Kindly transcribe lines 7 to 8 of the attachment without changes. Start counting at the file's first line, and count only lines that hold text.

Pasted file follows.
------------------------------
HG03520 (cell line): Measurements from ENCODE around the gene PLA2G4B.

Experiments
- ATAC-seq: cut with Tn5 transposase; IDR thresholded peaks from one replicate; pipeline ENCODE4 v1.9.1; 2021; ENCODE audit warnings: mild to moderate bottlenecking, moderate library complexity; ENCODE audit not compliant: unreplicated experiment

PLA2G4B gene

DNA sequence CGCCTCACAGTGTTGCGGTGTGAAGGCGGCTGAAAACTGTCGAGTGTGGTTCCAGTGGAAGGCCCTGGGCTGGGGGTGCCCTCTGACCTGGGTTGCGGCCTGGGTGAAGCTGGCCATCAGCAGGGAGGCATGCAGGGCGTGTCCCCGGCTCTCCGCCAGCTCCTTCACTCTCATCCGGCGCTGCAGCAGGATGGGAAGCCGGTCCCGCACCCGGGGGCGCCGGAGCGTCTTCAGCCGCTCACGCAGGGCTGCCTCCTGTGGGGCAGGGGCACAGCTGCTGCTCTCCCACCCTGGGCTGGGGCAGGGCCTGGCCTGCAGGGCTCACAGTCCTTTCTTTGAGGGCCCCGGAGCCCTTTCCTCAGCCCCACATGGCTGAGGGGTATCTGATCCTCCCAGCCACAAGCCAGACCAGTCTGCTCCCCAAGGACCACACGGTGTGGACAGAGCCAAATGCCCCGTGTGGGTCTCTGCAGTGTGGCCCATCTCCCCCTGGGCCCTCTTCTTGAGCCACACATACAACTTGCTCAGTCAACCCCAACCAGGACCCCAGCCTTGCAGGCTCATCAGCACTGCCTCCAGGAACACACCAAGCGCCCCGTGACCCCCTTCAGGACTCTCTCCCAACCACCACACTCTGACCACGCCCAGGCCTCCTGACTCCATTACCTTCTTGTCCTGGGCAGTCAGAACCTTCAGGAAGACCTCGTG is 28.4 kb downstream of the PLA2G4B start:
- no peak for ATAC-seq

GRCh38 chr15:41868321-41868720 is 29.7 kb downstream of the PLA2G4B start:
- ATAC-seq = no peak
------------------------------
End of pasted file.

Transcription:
GRCh38 chr15:41868321-41868720 is 29.7 kb downstream of the PLA2G4B start:
- ATAC-seq = no peak